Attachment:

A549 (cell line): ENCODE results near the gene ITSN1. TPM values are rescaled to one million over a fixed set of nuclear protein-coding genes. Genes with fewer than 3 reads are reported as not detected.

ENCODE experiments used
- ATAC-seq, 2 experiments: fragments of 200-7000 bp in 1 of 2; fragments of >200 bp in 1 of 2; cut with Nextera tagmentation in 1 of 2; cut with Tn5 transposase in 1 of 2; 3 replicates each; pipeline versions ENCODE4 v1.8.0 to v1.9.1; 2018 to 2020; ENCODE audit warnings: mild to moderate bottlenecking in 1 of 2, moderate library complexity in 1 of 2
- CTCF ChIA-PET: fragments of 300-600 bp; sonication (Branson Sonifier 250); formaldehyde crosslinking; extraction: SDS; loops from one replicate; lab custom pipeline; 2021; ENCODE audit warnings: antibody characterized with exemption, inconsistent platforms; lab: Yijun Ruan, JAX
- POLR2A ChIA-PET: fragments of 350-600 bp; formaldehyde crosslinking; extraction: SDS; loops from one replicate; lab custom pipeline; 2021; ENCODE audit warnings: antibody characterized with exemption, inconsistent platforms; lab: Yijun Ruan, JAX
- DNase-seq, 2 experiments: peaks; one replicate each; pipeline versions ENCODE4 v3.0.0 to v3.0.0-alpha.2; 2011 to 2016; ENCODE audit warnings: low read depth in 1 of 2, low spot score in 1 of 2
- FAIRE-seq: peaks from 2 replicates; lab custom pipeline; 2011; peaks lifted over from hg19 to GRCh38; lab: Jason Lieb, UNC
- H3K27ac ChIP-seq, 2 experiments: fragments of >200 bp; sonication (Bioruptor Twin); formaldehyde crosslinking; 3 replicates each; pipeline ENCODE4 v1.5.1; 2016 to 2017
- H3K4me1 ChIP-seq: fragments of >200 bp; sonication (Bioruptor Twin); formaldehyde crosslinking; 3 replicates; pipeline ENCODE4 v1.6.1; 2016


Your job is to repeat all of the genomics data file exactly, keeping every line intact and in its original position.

A549 (cell line): ENCODE results near the gene ITSN1. TPM values are rescaled to one million over a fixed set of nuclear protein-coding genes. Genes with fewer than 3 reads are reported as not detected.

ENCODE experiments used
- ATAC-seq, 2 experiments: fragments of 200-7000 bp in 1 of 2; fragments of >200 bp in 1 of 2; cut with Nextera tagmentation in 1 of 2; cut with Tn5 transposase in 1 of 2; 3 replicates each; pipeline versions ENCODE4 v1.8.0 to v1.9.1; 2018 to 2020; ENCODE audit warnings: mild to moderate bottlenecking in 1 of 2, moderate library complexity in 1 of 2
- CTCF ChIA-PET: fragments of 300-600 bp; sonication (Branson Sonifier 250); formaldehyde crosslinking; extraction: SDS; loops from one replicate; lab custom pipeline; 2021; ENCODE audit warnings: antibody characterized with exemption, inconsistent platforms; lab: Yijun Ruan, JAX
- POLR2A ChIA-PET: fragments of 350-600 bp; formaldehyde crosslinking; extraction: SDS; loops from one replicate; lab custom pipeline; 2021; ENCODE audit warnings: antibody characterized with exemption, inconsistent platforms; lab: Yijun Ruan, JAX
- DNase-seq, 2 experiments: peaks; one replicate each; pipeline versions ENCODE4 v3.0.0 to v3.0.0-alpha.2; 2011 to 2016; ENCODE audit warnings: low read depth in 1 of 2, low spot score in 1 of 2
- FAIRE-seq: peaks from 2 replicates; lab custom pipeline; 2011; peaks lifted over from hg19 to GRCh38; lab: Jason Lieb, UNC
- H3K27ac ChIP-seq, 2 experiments: fragments of >200 bp; sonication (Bioruptor Twin); formaldehyde crosslinking; 3 replicates each; pipeline ENCODE4 v1.5.1; 2016 to 2017
- H3K4me1 ChIP-seq: fragments of >200 bp; sonication (Bioruptor Twin); formaldehyde crosslinking; 3 replicates; pipeline ENCODE4 v1.6.1; 2016